Brown fat cells[edit]

Brown fat cells are polyhedral in shape. Brown fat is derived from dermatomyocyte cells. Unlike white fat cells, these cells have considerable cytoplasm, with several lipid droplets scattered throughout, and are known as multilocular cells. The nucleus is round and, although eccentrically located, it is not in the periphery of the cell. The brown color comes from the large quantity of mitochondria. Brown fat, also known as "baby fat," is used to generate heat.

Marrow fat cells[edit]

Marrow adipocytes are unilocular like white fat cells. The marrow adipose tissue depot is poorly understood in terms of its physiologic function and relevance to bone health. Marrow adipose tissue expands in states of low bone density but additionally expands in the setting of obesity.[4] Marrow adipose tissue response to exercise approximates that of white adipose tissue.[4][5][6][7] Exercise reduces both adipocyte size as well as marrow adipose tissue volume, as quantified by MRI or μCT imaging of bone stained with the lipid binder osmium.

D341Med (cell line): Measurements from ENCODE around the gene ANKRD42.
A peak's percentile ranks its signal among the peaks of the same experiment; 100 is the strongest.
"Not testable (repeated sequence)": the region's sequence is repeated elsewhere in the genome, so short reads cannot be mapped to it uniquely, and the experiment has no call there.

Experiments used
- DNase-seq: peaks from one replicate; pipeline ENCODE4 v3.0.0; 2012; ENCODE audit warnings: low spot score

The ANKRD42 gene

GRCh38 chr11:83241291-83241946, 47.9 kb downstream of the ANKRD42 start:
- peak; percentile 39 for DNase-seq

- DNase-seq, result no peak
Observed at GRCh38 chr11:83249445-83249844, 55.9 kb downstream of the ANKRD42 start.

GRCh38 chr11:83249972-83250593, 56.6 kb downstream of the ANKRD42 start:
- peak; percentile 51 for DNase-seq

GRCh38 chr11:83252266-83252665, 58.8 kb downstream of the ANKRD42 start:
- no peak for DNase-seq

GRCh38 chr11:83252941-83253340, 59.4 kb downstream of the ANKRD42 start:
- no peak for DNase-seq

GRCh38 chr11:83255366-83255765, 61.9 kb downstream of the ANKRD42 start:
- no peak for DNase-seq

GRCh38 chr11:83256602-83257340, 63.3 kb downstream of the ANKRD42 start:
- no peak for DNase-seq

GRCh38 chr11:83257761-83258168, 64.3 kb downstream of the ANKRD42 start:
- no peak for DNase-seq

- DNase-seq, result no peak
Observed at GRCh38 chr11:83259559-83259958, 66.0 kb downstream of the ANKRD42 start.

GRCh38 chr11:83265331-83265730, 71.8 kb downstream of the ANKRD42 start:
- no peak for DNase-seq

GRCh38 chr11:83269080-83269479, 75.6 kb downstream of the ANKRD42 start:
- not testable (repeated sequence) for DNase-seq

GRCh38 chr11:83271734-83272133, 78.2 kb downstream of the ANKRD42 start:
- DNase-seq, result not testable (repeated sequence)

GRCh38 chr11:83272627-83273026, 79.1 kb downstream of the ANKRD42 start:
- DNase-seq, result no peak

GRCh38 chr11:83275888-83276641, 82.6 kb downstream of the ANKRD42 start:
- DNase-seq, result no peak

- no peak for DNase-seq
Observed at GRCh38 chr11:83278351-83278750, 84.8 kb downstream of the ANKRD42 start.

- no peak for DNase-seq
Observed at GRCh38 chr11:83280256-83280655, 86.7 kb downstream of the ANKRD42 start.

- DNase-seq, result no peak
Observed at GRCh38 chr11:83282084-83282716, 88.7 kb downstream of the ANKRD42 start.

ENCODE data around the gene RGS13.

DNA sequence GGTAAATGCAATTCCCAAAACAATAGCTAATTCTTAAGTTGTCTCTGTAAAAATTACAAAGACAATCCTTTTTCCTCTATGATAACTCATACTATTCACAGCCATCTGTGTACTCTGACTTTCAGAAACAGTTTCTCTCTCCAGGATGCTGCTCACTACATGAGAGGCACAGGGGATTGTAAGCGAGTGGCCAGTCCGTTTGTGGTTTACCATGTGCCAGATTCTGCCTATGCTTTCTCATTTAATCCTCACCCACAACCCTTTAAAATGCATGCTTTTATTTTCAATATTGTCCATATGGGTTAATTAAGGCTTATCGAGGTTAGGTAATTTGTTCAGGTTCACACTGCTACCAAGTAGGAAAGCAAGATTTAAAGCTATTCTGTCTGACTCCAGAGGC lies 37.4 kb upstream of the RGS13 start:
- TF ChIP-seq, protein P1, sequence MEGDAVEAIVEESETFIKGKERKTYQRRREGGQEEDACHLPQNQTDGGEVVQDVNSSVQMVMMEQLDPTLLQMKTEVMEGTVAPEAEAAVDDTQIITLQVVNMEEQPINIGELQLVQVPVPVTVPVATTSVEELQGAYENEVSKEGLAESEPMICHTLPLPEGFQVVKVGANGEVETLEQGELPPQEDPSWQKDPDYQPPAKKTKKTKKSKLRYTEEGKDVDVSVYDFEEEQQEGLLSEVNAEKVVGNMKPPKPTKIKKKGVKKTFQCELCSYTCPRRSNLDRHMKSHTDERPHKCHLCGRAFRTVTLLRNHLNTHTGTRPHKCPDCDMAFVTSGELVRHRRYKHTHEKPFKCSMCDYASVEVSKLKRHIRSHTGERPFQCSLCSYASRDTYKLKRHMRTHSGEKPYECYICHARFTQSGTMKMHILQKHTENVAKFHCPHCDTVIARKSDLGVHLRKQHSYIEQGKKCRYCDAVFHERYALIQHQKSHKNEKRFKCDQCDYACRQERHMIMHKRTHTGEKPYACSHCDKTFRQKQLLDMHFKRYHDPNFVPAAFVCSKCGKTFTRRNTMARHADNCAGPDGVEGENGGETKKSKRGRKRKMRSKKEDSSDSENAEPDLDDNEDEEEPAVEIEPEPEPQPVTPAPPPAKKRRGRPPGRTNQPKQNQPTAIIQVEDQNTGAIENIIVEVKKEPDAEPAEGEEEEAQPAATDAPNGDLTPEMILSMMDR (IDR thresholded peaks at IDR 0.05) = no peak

Lipoblast features on histology, H&E stain.

Pre-adipocytes are undifferentiated fibroblasts that can be stimulated to form adipocytes. Studies have shed light into potential molecular mechanisms in the fate determination of pre-adipocytes although the exact lineage of adipocyte is still unclear.[8][9] The variation of body fat distribution resulting from normal growth is influenced by nutritional and hormonal status dependent on intrinsic differences in cells found in each adipose depot.[10]

Mesenchymal stem cells can differentiate into adipocytes, connective tissue, muscle or bone.[1]

The precursor of the adult cell is termed a lipoblast, and a tumor of this cell type is known as a lipoblastoma.[11]


Cell turnover[edit]

Fat cells in some mice have been shown to drop in count due to fasting and other properties were observed when exposed to cold.[12]

If the adipocytes in the body reach their maximum capacity of fat, they may replicate to allow additional fat storage.

Adult rats of various strains became obese when they were fed a highly palatable diet for several months. Analysis of their adipose tissue morphology revealed increases in both adipocyte size and number in most depots. Reintroduction of an ordinary chow diet[13] to such animals precipitated a period of weight loss during which only mean adipocyte size returned to normal. Adipocyte number remained at the elevated level achieved during the period of weight gain.[14]